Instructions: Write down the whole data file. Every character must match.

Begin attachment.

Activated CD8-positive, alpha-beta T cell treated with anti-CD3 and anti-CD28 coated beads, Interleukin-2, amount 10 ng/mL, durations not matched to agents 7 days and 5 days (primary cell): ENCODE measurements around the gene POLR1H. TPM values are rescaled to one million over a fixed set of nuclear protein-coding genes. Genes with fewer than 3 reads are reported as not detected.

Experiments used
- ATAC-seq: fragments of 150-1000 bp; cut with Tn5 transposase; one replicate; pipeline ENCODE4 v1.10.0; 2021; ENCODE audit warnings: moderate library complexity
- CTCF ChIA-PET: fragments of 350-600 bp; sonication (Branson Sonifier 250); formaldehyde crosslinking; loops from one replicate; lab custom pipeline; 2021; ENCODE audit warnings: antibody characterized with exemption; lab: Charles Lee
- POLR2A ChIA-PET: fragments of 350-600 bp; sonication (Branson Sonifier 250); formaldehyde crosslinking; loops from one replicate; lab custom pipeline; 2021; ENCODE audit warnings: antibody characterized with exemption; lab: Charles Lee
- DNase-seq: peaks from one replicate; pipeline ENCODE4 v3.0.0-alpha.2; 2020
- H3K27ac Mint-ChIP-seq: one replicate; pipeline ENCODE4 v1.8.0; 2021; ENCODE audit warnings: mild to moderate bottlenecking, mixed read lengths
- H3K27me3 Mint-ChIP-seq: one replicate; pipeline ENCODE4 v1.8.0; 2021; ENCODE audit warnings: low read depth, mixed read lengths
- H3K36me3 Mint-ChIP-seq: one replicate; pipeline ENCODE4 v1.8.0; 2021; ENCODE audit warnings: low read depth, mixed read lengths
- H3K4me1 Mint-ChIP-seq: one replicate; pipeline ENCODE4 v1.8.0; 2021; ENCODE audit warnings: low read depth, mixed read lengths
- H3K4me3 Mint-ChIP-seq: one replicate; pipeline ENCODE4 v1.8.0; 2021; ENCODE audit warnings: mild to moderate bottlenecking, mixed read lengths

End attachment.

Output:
Activated CD8-positive, alpha-beta T cell treated with anti-CD3 and anti-CD28 coated beads, Interleukin-2, amount 10 ng/mL, durations not matched to agents 7 days and 5 days (primary cell): ENCODE measurements around the gene POLR1H. TPM values are rescaled to one million over a fixed set of nuclear protein-coding genes. Genes with fewer than 3 reads are reported as not detected.

Experiments used
- ATAC-seq: fragments of 150-1000 bp; cut with Tn5 transposase; one replicate; pipeline ENCODE4 v1.10.0; 2021; ENCODE audit warnings: moderate library complexity
- CTCF ChIA-PET: fragments of 350-600 bp; sonication (Branson Sonifier 250); formaldehyde crosslinking; loops from one replicate; lab custom pipeline; 2021; ENCODE audit warnings: antibody characterized with exemption; lab: Charles Lee
- POLR2A ChIA-PET: fragments of 350-600 bp; sonication (Branson Sonifier 250); formaldehyde crosslinking; loops from one replicate; lab custom pipeline; 2021; ENCODE audit warnings: antibody characterized with exemption; lab: Charles Lee
- DNase-seq: peaks from one replicate; pipeline ENCODE4 v3.0.0-alpha.2; 2020
- H3K27ac Mint-ChIP-seq: one replicate; pipeline ENCODE4 v1.8.0; 2021; ENCODE audit warnings: mild to moderate bottlenecking, mixed read lengths
- H3K27me3 Mint-ChIP-seq: one replicate; pipeline ENCODE4 v1.8.0; 2021; ENCODE audit warnings: low read depth, mixed read lengths
- H3K36me3 Mint-ChIP-seq: one replicate; pipeline ENCODE4 v1.8.0; 2021; ENCODE audit warnings: low read depth, mixed read lengths
- H3K4me1 Mint-ChIP-seq: one replicate; pipeline ENCODE4 v1.8.0; 2021; ENCODE audit warnings: low read depth, mixed read lengths
- H3K4me3 Mint-ChIP-seq: one replicate; pipeline ENCODE4 v1.8.0; 2021; ENCODE audit warnings: mild to moderate bottlenecking, mixed read lengths